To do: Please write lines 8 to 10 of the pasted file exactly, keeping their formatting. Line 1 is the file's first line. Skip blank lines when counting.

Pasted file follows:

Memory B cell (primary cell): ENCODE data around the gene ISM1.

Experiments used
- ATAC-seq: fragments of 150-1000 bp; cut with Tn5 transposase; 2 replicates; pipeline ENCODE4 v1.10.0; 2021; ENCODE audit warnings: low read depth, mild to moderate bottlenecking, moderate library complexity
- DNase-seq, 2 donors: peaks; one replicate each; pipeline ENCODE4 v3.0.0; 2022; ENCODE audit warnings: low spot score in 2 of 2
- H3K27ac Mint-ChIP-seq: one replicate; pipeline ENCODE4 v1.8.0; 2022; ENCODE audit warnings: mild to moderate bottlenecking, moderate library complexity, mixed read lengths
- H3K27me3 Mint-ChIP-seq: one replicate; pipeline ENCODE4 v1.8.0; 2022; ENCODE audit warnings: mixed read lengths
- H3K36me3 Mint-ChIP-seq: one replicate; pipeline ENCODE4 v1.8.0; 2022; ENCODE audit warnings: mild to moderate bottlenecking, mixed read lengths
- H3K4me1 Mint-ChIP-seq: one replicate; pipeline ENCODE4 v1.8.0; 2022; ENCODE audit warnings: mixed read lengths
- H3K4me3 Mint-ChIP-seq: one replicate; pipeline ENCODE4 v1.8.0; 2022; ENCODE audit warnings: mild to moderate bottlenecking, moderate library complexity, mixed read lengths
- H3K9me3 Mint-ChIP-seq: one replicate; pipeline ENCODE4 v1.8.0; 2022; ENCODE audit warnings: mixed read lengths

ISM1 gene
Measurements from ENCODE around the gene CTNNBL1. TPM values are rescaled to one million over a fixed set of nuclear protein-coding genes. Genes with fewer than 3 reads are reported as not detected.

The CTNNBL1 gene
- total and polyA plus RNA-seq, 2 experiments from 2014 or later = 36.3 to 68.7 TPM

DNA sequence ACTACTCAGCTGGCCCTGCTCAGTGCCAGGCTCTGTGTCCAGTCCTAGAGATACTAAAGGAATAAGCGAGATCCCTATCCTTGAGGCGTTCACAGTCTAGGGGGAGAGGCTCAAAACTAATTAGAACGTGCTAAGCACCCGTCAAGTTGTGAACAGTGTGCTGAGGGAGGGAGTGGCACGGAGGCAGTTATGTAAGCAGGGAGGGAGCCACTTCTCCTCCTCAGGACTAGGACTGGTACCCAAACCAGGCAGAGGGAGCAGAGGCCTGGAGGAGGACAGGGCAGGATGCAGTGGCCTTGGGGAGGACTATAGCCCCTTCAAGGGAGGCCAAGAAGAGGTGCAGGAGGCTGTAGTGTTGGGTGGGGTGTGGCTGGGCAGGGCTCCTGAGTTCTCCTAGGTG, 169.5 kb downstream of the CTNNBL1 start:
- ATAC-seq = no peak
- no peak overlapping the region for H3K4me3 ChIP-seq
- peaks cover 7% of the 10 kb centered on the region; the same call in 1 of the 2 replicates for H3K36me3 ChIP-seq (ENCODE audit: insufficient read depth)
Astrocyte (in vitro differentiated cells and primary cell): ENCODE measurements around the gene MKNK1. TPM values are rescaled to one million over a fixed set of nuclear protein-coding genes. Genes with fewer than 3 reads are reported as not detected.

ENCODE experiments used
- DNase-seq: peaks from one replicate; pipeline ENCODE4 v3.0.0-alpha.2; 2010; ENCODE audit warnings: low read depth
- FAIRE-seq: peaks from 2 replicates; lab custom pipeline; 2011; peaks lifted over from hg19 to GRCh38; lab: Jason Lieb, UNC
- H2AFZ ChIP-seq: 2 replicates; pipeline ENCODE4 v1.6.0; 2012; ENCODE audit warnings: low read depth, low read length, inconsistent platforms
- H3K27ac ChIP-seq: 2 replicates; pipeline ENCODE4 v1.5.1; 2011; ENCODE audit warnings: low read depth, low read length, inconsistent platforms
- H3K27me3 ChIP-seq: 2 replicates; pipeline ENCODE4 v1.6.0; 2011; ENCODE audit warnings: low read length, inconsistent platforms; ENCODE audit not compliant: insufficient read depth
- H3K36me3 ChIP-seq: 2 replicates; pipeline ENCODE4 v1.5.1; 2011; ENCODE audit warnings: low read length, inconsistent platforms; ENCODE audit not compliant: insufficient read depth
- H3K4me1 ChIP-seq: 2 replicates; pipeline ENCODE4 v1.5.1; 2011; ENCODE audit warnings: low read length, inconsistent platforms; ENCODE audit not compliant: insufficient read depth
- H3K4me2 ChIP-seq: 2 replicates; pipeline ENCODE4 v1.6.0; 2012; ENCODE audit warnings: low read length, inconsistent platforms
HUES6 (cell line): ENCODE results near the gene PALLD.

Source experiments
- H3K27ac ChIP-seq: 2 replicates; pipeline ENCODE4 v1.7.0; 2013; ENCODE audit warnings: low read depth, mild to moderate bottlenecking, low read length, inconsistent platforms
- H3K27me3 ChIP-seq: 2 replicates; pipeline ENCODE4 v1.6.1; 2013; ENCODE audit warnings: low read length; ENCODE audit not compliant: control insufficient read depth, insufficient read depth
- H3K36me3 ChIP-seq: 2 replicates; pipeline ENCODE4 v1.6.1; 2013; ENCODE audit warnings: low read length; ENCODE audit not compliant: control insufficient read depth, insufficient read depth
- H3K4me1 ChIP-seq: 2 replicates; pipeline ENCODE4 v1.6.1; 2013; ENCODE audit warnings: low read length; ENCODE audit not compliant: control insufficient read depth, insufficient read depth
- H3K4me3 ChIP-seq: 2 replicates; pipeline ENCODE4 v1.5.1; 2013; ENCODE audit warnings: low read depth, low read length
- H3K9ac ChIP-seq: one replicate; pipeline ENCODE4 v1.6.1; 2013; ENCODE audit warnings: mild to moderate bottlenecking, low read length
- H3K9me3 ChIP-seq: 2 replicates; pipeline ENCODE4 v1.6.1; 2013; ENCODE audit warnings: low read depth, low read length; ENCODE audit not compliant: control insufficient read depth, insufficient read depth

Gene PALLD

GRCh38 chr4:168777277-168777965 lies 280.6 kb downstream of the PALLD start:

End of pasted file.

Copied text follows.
- H3K4me1 Mint-ChIP-seq: one replicate; pipeline ENCODE4 v1.8.0; 2022; ENCODE audit warnings: mixed read lengths
- H3K4me3 Mint-ChIP-seq: one replicate; pipeline ENCODE4 v1.8.0; 2022; ENCODE audit warnings: mild to moderate bottlenecking, moderate library complexity, mixed read lengths
- H3K9me3 Mint-ChIP-seq: one replicate; pipeline ENCODE4 v1.8.0; 2022; ENCODE audit warnings: mixed read lengths